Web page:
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FIRST WORKING SAFARI

When I was 15 years old my mother drove me down to the Mana Pools Game Reserve. It was a 1966 school holiday and we camped there for a whole month. This was the longest time I had ever spent in the bush but most importantly it was also a safari with a very specific purpose. I wanted to make a 8mm home-movie documentary of the experience to illustrate a Geography school project. So this Mana trip became my very first working safari! Mana Pools was still just a simple Game Reserve and had not yet been gazetted as a National Park. It lay undisturbed in a vast, steaming-hot corner of the lower Zambezi Valley and was inhabited by thousands of black rhino and billions of tsetse flies. Best of all visitors were not constrained by silly rules that ruined the wilderness experience. I wanted to record that for posterity and explain why I thought that rules would ruin Africa's last remaining wilderness areas - a subject I was very passionate about. Most of the parties camped at Mana back then were white Mashonaland farmers on their annual holiday in the bush. We were always careful to camp well away from them because instead of game watching they were more interested in grilling meat, drinking beer and fishing for tiger and bream in the Zambezi River, something they did on an almost industrial scale. Before we departed on this important safari I bought an old Standard 8mm Bolex movie camera from Clintons camera shop. My mother hired a pickup, bought a whole load of camping gear, a fuel drum and a month's supply of food and drink and we departed for the Zambezi Valley as soon as school broke up for the holidays. Over the course of the next four weeks I exposed 30 minutes of Kodachrome film on my movie camera as well as several rolls of Kodachrome slide film on my prized Miranda Sensorex SLR. I also made three crude oil paintings on to canvas board and created several detailed maps while I was there. These I used to illustrate my project and this was so liked by the Geography teacher that my next school report card was filled with glowing compliments.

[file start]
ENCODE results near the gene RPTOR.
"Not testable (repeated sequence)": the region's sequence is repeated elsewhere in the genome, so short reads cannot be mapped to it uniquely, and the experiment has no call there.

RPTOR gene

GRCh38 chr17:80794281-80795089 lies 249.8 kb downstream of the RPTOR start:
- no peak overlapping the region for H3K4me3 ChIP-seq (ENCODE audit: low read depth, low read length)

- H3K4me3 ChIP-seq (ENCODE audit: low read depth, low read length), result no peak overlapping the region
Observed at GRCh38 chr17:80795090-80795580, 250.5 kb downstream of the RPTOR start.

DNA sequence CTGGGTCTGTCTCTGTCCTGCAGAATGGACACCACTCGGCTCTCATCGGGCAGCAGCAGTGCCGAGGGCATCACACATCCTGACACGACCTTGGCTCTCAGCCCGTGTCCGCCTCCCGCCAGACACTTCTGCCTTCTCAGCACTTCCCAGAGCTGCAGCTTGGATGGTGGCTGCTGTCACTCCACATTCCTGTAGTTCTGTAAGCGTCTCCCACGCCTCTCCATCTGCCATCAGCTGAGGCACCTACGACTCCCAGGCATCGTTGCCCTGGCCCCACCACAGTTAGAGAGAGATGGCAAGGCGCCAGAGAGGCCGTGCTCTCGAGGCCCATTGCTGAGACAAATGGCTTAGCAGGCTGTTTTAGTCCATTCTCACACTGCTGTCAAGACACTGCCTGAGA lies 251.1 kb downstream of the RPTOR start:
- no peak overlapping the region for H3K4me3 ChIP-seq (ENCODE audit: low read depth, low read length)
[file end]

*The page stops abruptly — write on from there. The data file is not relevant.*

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1/11 : This was our first camp on the banks of the Zambezi River, Mana Pools.
An image of  a rough campsite and camp set on the riverbank with the Zambezi in the background, elephants are crossing the river in the distance.
2/11 :Elephant often wandered right through camp completely oblivious to our presence. I had never experienced this in East Africa.
An image of Paul Augustinus in a forest riverbank location taking a photo of an elephant that is passing through his camp.
3/11 : The Mana floodplain near Chickwenya. All Mana anthills lean to the North!
An image of Paul Augustinus out on a plain with the Zambezi Escarpment in the very far distance. Surrounding him are tall ant hills all leaning in the same direction.
4/11 :We rented the flysheet from the Game Department. They were open sided and at night you could watch elephants pass by a couple of metres away.
An image of  Paul Augustinus sitting at the open end of a camping fly sheet tent. He is looking through binoculars.
5/11 : Elephants quickly learned that we were storing fresh food in the back of our rented pickup.
An image of  an elephant next to an open backed vehicle. In the background is the Zambezi.
6/11 In front of us there was a constant procession of elephants crossing from island to island. This is the enduring memory of that camping holiday.
An image of  a herd of elephants crossing a wide river to get to a reed fringed island near the opposite side.
7/11 : This was very basic camping. Enduring memories of mid day meals were of being baked by the intense heat of the Valley air and endless cups of sweet tea.
An image of Rosemary Augustinus making a meal on a shakey looking table inside a fly sheet tarpaulin shelter.
8/11 :The evenings were the best. Quite often very large herds of buffalo would come down to drink nearby in the evening. The dust they kicked up would linger for an hour afterwards.
An image of a herd of buffalo filing through the riverine forest, with long evening shadows and kicking up dust as they go.
9/11 :Black rhino were common. They came into camp at night and during the day they were a nuisance while driving.
An image of a black rhino with its calf walking through the tall grass of the Mana riverine forest.
10/11 :This was the first leopard I had ever seen in the daylight. Taken just behind our camp with my brand new Mirinda Sensorex SLR camera.
An image of a leopard standing on a tree trunk.
11/11 :Every game drive was an adventure, wondering what lay up ahead around the next bend in the track.
An image of an elephant crossing the bush track that we were driving on. The roadside is hemmed in with dense forest vegeatation.

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